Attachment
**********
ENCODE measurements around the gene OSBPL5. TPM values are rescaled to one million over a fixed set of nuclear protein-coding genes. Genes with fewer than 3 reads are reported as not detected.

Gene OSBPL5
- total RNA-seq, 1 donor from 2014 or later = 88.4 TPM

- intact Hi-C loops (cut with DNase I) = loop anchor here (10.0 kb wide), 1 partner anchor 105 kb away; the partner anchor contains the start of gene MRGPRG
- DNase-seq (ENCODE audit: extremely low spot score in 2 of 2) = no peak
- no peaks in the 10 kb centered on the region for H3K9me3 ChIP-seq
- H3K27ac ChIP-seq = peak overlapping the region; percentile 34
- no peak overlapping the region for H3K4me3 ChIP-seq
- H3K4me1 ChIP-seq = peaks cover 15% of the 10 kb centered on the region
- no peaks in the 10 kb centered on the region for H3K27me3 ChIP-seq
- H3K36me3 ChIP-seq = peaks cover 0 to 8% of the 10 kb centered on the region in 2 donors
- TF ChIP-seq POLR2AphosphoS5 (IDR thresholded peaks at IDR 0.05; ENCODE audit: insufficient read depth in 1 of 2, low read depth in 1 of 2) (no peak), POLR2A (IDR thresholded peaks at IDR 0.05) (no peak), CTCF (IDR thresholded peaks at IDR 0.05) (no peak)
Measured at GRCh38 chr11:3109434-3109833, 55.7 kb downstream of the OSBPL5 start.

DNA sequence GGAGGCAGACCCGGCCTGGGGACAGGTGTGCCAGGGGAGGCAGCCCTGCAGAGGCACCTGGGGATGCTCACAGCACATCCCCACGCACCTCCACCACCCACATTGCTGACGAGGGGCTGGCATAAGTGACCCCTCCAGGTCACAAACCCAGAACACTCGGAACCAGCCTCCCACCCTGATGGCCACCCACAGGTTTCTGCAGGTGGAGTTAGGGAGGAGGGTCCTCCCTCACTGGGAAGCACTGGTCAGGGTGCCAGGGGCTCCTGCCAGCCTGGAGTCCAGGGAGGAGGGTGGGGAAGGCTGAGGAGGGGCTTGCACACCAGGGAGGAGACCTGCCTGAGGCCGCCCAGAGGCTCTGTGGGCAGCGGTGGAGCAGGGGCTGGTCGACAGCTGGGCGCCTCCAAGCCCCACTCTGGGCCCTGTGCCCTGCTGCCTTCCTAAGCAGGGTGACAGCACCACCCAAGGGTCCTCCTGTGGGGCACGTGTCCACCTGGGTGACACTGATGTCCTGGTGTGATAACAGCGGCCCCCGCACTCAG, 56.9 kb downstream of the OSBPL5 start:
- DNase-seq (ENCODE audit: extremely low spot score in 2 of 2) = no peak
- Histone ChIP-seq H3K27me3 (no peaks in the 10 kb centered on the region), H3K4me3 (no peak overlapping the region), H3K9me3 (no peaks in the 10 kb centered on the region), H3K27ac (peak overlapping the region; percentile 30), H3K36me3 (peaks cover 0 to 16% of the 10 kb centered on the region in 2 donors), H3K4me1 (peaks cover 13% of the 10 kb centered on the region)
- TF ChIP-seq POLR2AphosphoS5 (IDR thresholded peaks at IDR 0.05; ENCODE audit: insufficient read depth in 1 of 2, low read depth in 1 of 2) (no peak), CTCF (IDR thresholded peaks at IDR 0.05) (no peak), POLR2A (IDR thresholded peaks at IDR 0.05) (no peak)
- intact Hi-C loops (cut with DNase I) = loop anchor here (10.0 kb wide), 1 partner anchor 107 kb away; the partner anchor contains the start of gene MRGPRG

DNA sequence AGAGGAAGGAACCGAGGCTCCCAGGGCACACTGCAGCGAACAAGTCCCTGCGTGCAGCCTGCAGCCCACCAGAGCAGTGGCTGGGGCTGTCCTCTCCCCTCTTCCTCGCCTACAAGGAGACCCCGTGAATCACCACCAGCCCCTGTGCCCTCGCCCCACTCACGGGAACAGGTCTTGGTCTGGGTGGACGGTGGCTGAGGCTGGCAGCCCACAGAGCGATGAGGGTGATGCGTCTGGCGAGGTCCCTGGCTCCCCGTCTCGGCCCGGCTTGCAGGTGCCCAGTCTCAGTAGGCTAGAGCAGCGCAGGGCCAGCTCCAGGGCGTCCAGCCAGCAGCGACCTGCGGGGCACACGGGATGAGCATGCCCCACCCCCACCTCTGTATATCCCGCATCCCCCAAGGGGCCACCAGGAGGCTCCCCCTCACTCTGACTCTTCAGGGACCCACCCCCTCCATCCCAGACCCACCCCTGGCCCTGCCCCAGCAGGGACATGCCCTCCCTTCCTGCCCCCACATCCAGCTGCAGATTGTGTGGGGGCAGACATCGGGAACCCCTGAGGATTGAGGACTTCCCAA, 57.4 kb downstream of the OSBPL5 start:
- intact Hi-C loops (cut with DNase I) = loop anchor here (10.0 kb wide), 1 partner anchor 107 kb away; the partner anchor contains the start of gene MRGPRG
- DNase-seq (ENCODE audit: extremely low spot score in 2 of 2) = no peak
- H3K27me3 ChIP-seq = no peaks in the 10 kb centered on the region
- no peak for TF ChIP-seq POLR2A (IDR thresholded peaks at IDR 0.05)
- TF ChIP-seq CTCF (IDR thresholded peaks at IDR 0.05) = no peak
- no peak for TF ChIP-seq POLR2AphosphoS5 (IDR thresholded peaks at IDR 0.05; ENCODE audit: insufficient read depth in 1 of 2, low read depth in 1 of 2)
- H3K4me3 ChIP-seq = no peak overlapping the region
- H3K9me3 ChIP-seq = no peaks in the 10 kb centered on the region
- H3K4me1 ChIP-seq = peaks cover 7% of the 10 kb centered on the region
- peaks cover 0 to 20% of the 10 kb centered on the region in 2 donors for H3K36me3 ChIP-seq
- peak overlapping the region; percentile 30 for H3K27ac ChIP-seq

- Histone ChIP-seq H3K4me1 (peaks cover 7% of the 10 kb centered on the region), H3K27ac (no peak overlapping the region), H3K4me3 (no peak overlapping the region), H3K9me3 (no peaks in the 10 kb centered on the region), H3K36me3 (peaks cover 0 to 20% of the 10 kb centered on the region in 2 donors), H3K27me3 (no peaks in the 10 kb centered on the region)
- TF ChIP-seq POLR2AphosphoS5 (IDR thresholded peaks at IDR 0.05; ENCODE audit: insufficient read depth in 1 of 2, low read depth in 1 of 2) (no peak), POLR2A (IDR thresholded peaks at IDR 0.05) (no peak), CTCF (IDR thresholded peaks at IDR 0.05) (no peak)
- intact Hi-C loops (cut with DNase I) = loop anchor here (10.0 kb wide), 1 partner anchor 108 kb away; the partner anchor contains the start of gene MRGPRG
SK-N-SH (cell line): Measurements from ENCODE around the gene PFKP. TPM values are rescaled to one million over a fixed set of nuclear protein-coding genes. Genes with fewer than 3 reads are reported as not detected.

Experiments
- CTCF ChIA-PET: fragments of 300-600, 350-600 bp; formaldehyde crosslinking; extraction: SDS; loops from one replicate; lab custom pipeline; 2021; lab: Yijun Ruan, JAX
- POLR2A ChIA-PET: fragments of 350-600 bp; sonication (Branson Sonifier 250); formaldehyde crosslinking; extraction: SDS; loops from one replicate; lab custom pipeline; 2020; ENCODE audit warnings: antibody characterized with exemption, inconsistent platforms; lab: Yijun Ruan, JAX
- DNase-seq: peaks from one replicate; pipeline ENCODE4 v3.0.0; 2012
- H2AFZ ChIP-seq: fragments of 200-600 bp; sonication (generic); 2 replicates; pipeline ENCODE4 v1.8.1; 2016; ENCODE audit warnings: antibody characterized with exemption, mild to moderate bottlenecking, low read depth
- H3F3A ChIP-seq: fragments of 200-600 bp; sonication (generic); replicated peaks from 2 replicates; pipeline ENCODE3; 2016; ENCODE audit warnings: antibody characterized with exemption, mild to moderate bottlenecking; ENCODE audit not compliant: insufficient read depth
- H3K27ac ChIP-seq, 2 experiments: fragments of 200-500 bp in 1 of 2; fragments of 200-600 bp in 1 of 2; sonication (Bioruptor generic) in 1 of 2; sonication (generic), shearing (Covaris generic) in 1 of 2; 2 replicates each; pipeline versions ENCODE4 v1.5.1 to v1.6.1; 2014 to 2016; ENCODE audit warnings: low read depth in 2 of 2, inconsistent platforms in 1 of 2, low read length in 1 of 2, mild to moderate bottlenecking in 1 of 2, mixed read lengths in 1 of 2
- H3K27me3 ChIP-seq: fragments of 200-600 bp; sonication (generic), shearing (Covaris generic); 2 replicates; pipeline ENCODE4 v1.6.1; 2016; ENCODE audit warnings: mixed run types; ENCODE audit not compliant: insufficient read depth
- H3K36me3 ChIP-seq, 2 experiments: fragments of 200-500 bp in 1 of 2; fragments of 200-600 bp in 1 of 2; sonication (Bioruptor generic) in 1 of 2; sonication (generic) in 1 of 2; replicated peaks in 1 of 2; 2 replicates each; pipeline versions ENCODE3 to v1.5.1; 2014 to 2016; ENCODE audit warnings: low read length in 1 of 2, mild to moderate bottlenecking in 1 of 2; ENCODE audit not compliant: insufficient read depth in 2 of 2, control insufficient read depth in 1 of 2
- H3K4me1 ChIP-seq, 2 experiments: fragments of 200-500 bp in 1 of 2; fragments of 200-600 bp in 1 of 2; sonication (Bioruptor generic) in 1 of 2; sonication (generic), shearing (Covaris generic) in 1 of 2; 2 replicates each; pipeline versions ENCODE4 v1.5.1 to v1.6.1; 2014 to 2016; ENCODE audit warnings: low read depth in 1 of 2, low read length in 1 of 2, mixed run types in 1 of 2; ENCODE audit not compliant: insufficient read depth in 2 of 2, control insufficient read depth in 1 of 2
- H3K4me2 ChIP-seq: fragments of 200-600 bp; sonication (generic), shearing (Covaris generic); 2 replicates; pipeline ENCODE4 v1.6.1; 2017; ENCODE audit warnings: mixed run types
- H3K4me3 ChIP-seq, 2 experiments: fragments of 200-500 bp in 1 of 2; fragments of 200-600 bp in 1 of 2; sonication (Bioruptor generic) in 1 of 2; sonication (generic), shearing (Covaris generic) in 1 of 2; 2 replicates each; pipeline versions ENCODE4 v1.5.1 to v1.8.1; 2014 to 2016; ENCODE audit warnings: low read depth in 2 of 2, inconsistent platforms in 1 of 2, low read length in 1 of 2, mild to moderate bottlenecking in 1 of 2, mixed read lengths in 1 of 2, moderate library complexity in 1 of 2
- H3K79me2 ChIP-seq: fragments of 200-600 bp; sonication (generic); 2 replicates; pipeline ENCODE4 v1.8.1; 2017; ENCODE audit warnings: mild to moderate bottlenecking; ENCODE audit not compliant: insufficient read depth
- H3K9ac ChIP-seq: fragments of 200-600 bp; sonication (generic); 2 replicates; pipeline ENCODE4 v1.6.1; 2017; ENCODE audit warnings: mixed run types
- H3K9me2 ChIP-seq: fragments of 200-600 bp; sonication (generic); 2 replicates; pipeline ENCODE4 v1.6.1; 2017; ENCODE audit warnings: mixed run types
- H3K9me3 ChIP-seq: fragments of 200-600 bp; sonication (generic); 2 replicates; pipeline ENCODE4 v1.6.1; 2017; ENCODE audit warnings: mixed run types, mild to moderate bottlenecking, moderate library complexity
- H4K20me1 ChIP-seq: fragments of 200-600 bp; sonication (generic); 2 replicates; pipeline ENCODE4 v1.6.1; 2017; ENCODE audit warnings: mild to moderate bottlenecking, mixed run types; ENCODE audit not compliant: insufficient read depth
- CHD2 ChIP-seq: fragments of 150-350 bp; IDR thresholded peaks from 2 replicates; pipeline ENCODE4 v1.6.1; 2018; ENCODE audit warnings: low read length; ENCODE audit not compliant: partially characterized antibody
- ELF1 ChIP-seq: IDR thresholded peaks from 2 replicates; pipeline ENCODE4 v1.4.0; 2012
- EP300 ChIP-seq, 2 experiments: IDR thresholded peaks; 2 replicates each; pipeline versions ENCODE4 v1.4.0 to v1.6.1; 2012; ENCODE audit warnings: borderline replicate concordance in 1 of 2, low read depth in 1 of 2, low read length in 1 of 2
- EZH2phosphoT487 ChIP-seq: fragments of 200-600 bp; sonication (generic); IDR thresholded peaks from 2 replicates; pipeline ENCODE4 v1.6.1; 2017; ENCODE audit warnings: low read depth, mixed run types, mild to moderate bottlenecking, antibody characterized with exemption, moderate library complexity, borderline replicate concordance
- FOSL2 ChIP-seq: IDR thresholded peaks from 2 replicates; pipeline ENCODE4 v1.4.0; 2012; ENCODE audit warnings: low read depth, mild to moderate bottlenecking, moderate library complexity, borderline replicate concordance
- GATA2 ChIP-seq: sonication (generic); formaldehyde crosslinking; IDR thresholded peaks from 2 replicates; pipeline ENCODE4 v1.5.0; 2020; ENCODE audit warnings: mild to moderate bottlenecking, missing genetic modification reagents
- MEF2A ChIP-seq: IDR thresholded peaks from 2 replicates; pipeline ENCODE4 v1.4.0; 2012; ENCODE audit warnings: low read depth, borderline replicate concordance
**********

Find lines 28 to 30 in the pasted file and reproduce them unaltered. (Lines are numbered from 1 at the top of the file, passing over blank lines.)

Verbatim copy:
- H3K4me1 ChIP-seq = peaks cover 7% of the 10 kb centered on the region
- peaks cover 0 to 20% of the 10 kb centered on the region in 2 donors for H3K36me3 ChIP-seq
- peak overlapping the region; percentile 30 for H3K27ac ChIP-seq